KuppingerCole Analysts' View on Adaptive Authentication & Authorization
To understand what this newsletter is about it’s important that we have an agreement on what we mean when we use the term “adaptive authentication”. It isn’t a difficult concept, but it’s best if we’re all on the same page, so to speak.
First, the basics: authentication is the ceremony which allows someone to present credentials which allow access to something. Typically and traditionally this is a username/password combination. But username/password is only one facet of one factor of authentication and we usually speak of three possible factors, identified as:
There are multiple facets to each of these, of course, such as the so-called There are multiple facets to each of these, of course, such as the so-called “security questions” (mother’s maiden name, first pet’s name, city you were born in, etc.) which are part of the Something you know factor.
Beginning around 30 years ago, it was suggested that multi-factor authentication – using two of the three factors, or even all three – made for stronger security. Within the last ten years, on-line organizations (such as financial businesses) and even social networks (Google+, Facebook, etc.) have suggested users move to two-factor authentication.
While this is good practice, this multi-factor authentication is static. Every time you access the service you need to present the same two credentials in order to log in. It’s always the same. Once a hacker (usually through what’s called “phishing”) knows the two factors your account is as open to them as if there was no security.
Within the past 5 years we sat KuppingerCole have advocated moving to what we called “dynamic” authentication – authentication that could change “on the fly”. But because we advocated much more than a change in how the authentication credentials were established, we now call the technology “adaptive” authentication.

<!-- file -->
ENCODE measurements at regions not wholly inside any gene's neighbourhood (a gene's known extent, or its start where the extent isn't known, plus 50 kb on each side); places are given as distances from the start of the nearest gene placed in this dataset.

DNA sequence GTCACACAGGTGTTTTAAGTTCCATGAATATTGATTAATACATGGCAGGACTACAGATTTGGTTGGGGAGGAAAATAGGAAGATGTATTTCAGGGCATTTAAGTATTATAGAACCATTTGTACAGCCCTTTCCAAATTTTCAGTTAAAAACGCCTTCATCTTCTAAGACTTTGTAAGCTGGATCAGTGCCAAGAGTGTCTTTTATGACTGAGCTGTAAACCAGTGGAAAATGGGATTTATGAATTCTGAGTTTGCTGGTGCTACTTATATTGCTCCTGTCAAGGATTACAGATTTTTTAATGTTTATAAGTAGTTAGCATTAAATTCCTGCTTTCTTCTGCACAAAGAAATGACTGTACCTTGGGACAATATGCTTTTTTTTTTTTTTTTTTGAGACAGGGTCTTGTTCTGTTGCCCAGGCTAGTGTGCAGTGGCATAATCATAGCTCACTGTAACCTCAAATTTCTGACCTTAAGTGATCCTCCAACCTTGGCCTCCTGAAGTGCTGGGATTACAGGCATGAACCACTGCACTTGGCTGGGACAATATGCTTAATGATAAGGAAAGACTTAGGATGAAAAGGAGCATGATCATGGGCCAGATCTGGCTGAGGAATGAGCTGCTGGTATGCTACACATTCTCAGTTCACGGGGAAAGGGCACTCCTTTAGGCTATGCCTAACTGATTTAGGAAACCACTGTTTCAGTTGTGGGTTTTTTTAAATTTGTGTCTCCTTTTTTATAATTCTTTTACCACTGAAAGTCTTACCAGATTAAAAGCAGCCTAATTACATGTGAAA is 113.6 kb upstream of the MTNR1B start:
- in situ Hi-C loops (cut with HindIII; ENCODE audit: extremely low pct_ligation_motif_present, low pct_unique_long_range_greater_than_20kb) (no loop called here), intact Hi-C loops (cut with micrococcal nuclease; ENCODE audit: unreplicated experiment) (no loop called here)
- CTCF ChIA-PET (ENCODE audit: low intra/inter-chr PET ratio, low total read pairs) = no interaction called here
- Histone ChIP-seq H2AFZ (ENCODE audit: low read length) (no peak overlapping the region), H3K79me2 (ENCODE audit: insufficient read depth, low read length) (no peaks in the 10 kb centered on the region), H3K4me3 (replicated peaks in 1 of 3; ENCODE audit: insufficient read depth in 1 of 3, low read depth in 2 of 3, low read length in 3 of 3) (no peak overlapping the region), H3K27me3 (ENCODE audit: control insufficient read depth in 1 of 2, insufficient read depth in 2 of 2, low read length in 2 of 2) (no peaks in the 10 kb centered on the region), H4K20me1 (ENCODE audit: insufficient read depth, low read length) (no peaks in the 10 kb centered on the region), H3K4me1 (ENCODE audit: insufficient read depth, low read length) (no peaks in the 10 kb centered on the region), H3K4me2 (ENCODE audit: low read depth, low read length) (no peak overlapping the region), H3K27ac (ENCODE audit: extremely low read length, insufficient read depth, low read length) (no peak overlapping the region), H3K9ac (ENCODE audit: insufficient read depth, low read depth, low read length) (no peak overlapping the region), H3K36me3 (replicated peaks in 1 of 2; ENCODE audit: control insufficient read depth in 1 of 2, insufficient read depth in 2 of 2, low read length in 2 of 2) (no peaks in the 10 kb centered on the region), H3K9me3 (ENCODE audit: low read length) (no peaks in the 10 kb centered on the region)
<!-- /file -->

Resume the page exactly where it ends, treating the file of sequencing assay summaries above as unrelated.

It’s called “adaptive” because it adapts to the circumstances at the time of the authentication ceremony and dynamically adjusts both the authentication factors as well as the facet(s) of the factors chosen. This is all done as part of the risk analysis of what we call the Adaptive Policy-based Access Management (APAM) system. It’s best to show an example of how this works.
Let’s say that the CFO of a company wishes to access the company’s financial data from his desktop PC in his office on a Monday afternoon. The default authentication is a username, password and hardware token. The CFO presents these, and is granted full access. Now let’s say another CFO of another company wishes to access that company’s financial data. But she’s not in the office, so she’s using a computer at an internet café on a Caribbean island where she’s vacationing. The access control system notes the “new” hardware’s footprint, it’s previously unknown IP address and the general location. Based on these (and other) context data from the transaction the access control system asks for additional factors and facets for authentication, perhaps password, token, security questions and more. Even so, once the CFO presents these facets and factors she is only given limited read access to the data.
The authentication is dynamically changed and adapted to the circumstances. That’s what we’re discussing here.
Most probably the first thing that comes to your mind, when being asked about what should be highly secure when being done online is electronic banking. Your account data, your credit card transactions and all the various types of transactions that can be executed online today, ranging from simple status queries to complex brokerage, require adequate protection. With the criticality of the individual transactions varying substantially, this is also true for the required level of protection. This makes electronic banking the perfect use case for explaining and demonstrating adaptive authentication.